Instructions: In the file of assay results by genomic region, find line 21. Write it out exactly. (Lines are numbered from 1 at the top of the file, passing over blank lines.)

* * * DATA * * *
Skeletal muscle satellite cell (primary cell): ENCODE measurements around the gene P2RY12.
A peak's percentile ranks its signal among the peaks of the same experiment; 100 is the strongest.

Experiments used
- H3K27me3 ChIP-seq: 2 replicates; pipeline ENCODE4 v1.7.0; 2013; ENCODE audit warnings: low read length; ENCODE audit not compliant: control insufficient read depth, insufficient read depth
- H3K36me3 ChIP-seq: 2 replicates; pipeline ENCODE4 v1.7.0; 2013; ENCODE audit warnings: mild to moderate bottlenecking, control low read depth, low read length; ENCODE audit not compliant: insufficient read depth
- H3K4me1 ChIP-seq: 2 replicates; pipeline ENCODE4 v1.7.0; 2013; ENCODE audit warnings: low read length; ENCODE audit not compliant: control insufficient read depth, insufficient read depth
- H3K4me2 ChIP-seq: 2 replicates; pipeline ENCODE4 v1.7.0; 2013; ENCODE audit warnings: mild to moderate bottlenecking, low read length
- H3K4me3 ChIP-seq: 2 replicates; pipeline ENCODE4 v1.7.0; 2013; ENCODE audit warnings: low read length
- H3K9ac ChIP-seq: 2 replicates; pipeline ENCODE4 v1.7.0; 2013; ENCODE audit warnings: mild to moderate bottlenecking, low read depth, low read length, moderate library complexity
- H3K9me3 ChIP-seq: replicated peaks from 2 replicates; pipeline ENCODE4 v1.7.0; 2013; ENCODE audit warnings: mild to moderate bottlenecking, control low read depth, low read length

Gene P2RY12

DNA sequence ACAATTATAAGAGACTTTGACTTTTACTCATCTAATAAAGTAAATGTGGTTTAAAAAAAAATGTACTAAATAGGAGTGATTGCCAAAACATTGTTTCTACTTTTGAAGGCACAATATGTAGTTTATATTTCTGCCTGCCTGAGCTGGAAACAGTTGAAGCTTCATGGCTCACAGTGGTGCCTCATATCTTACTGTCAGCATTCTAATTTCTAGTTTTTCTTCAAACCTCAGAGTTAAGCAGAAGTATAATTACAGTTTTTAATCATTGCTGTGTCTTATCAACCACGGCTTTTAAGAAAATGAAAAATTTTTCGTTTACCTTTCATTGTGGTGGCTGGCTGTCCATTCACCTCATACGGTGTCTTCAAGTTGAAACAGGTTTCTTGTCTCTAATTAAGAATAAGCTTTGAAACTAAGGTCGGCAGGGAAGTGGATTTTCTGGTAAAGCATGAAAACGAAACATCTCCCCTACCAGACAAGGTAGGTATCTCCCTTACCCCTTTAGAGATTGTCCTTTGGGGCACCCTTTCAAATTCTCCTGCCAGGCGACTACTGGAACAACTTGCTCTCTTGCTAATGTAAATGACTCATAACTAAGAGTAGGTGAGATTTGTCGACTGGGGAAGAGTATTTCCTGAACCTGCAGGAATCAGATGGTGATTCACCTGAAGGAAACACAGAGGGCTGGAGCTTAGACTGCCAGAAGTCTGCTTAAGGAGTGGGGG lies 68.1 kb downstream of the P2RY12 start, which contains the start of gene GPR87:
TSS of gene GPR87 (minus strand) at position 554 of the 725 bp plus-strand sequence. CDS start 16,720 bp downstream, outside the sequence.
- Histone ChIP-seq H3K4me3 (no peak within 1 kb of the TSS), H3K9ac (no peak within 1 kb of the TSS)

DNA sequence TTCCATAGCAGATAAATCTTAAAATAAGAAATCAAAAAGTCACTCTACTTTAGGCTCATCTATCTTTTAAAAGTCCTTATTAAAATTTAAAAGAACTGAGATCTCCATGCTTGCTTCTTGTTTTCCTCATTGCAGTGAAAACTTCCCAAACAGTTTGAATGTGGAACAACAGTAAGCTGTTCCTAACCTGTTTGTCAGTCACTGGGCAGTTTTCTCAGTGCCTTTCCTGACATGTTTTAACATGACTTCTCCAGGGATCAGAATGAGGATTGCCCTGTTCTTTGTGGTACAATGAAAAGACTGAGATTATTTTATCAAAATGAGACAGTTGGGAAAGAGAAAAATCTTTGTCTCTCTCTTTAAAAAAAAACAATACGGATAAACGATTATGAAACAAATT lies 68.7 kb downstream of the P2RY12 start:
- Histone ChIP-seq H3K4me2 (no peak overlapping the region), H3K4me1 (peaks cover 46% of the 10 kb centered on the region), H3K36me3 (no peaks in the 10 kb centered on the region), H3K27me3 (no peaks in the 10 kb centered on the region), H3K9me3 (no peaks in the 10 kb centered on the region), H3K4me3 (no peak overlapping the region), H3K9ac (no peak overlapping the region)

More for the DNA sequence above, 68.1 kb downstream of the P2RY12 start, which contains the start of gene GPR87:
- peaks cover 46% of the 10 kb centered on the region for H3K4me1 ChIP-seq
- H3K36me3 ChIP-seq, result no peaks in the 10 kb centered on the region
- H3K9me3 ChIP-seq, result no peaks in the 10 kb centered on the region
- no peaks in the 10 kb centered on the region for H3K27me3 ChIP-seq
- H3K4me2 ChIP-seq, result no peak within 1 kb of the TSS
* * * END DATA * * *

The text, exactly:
- no peaks in the 10 kb centered on the region for H3K27me3 ChIP-seq